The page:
Delhi is still the most impacted with an average person losing 9.7 years of his/her life in comparison to average life expectancy if WHO standards are being met. Uttar Pradesh is second in position, 9.5 years. Among the metros, Kolkata, has the second highest life expectancy loss after Delhi at 7.3 years. The study, which analysed air pollution data from 1998 till 2019 also found that while Delhi overall ranks as the worst, UP has most polluted cities with PM 2.5 concentration in Allahabad and Lucknow, 12 times that of WHO guidelines.

The AQLI report says South Asia is home to the most polluted countries on earth with Bangladesh, India, Nepal and Pakistan accounting for nearly a quarter of global population and consistently ranking among the top five most populated countries in the world though governments in the region are now beginning to respond. India’s northern part experiences extreme levels of air pollution. 

Clean energy is obviously the alternative to curb air pollution. In a recent development India and the US have launched a joint platform, Climate Action and Finance Mobilization Dialogue (CAFMD), which would help both countries move towards decarburizing economies in sync with their respective commitments to deal with the challenges of climate change. Joining the International Solar Alliance in due course would be a next step for the US to drive the world towards a clean energy transition. The Dialogue is one of the two main tracks of the ‘India-US Climate and Clean Energy Agenda 2030 Partnership’, announced by Prime Minister Modi and US President Joe Biden in April at the leaders’ summit on climate change.

Though politicians are vocal about controlling emissions, the reality is the government has double standards, as per environmentalists who say resources earmarked for environment are terribly limited. In terms of per capita emissions, the US is the largest with China a middling second and India the last. India and China have repeatedly claimed that the major burden of reduction of carbon emissions will have to be borne by rich nations,an obvious fact. However, India’s real position is more fragile than what the Intergovernmental Panel on Climate Change (IPCC) estimated. The country has been clearing forests to mine diamonds while it has ambitious plans for expanding solar power usage though  has grave inefficient electricity infrastructure.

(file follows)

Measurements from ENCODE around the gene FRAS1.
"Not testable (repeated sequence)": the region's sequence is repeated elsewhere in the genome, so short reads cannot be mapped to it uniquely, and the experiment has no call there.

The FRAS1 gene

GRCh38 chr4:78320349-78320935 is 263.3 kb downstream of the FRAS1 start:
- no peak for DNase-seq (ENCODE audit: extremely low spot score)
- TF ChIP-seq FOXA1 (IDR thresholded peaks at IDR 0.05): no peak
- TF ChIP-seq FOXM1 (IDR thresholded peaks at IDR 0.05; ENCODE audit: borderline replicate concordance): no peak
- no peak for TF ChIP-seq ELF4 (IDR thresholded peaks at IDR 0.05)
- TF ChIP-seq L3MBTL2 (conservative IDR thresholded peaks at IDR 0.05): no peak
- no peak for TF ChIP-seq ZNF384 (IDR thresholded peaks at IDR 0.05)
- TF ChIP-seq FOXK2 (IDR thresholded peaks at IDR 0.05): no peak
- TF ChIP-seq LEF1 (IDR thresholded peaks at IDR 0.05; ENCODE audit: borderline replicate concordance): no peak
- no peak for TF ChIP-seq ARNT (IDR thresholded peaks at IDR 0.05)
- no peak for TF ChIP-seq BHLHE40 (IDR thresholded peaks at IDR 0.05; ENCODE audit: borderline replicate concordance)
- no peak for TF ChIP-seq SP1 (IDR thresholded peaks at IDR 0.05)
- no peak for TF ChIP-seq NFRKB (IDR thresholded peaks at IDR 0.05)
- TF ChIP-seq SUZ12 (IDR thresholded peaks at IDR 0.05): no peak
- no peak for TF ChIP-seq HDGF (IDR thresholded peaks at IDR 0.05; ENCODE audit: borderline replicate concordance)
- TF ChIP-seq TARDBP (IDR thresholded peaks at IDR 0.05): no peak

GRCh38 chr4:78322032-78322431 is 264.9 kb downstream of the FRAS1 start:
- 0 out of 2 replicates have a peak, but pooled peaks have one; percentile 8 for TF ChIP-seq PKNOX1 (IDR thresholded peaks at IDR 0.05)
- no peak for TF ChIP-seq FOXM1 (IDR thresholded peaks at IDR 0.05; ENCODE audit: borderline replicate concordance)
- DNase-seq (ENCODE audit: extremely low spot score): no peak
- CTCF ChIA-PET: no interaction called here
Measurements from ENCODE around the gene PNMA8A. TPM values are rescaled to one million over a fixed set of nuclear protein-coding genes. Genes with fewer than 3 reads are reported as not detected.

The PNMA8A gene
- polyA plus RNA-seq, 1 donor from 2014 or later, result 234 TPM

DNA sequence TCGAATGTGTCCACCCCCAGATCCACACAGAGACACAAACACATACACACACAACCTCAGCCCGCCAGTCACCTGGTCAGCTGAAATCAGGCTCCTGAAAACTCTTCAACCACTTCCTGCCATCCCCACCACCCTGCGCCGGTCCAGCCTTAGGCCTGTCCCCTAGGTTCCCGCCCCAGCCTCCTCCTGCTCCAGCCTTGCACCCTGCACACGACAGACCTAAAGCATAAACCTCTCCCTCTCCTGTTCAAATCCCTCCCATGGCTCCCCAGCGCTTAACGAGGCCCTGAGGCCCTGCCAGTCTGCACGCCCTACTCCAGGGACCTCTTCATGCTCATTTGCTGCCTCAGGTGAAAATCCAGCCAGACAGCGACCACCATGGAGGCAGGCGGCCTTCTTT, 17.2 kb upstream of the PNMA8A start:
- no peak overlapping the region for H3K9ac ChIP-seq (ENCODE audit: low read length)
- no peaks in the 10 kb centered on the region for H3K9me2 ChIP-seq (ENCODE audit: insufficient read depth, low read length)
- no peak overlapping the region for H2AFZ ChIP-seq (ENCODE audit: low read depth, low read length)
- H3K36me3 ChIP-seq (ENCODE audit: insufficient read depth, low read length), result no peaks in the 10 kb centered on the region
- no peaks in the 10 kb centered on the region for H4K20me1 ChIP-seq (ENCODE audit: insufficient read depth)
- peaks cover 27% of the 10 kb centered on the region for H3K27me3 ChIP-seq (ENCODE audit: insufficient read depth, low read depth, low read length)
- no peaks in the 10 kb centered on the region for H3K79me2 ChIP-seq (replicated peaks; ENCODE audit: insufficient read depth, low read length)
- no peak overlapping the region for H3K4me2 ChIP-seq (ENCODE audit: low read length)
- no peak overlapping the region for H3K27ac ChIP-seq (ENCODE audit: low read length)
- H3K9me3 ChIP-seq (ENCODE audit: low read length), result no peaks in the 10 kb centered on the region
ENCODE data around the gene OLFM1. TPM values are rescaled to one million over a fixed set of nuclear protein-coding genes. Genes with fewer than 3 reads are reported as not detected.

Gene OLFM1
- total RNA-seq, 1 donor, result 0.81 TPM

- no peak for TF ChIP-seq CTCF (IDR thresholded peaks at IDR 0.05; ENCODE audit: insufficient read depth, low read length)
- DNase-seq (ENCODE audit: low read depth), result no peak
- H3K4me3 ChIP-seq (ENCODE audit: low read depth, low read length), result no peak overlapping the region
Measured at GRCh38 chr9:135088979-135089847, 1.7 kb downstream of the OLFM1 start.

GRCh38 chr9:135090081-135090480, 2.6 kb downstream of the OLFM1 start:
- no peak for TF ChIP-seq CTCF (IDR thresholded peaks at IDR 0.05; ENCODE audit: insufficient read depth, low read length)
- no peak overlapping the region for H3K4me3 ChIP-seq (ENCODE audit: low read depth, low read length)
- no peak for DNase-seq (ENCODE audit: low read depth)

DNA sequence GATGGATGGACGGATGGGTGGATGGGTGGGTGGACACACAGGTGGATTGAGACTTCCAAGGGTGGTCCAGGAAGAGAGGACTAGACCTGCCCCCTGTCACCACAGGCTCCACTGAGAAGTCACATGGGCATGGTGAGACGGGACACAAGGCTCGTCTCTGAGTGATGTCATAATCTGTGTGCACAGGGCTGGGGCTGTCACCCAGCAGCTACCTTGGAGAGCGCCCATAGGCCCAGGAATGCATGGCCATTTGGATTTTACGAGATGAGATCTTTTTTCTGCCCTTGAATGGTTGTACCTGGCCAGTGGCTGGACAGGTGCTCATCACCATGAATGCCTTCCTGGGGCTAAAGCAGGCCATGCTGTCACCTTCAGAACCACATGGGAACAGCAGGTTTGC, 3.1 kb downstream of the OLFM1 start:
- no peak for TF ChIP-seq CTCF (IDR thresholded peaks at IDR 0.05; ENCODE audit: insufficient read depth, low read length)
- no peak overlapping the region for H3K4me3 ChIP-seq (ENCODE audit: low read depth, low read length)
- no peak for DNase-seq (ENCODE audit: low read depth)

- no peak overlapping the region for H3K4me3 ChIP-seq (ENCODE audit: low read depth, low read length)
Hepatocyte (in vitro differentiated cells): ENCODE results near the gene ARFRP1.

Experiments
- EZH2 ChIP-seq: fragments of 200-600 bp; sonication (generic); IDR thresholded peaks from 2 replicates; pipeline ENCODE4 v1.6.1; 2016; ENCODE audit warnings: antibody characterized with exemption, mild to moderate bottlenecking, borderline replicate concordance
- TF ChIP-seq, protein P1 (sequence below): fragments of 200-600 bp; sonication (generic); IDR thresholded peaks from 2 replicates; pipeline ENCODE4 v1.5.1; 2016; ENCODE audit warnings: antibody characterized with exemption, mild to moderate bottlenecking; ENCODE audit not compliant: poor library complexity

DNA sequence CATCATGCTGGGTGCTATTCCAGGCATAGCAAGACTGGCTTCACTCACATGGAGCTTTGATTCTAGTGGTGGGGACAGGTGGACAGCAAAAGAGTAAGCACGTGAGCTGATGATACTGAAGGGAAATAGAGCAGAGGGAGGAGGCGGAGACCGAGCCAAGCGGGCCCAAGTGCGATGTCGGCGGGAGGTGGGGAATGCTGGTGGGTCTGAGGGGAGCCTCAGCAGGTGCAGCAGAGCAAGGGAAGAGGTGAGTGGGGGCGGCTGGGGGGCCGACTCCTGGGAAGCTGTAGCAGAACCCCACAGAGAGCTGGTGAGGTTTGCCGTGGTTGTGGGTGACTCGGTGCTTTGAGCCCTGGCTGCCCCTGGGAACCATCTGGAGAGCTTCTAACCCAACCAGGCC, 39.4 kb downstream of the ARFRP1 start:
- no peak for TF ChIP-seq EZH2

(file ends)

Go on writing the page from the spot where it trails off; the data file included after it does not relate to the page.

Meanwhile, in a new stringent rating system, the Climate Action Tracker (CAT) byGerman based non-profit group, ‘Climate Analytics and Research’ of New Climate Institute,downgraded the country’s overall rating. Released on September 16, it factored in several parameters including updates on climate action targets such as mid-century ‘net zero emission and 1.5 degrees Celsius’ compatibility measures. Among 37 countries, the CAT rated the UK, Germany, Japan, US, Nepal and 12 other countries above India in either ‘almost sufficient’ and ‘insufficient’ categories due to upgradation of their respective climate action goals and other measures.

The question being debated is what policies are being adopted to combat air pollution and global warming? The most popular options the world over are an emission trading system and a national carbon tax. Emission trading is more common in Europe, China and New Zealand while carbon tax has been introduced by Japan, Mexico, Bolivia and Chile. A number of cities have adopted renewable electricity targets, including Oslo, Auckland, Brasilia and Nairobi while many cities in China, the US and Canada have introduced emission trading system.

The UN estimated the entire world has to achieve net-zero emission by 2050 to stay under two-degree Celsius warning at the pre-industrial level and India is under tremendous pressure to announce its own net-zero year. This year is being seen as vital for the global climate debate. 2021-end, policymakers from various countries will meet and are expected to come to the table with new or enhanced pledges under the Paris Agreement.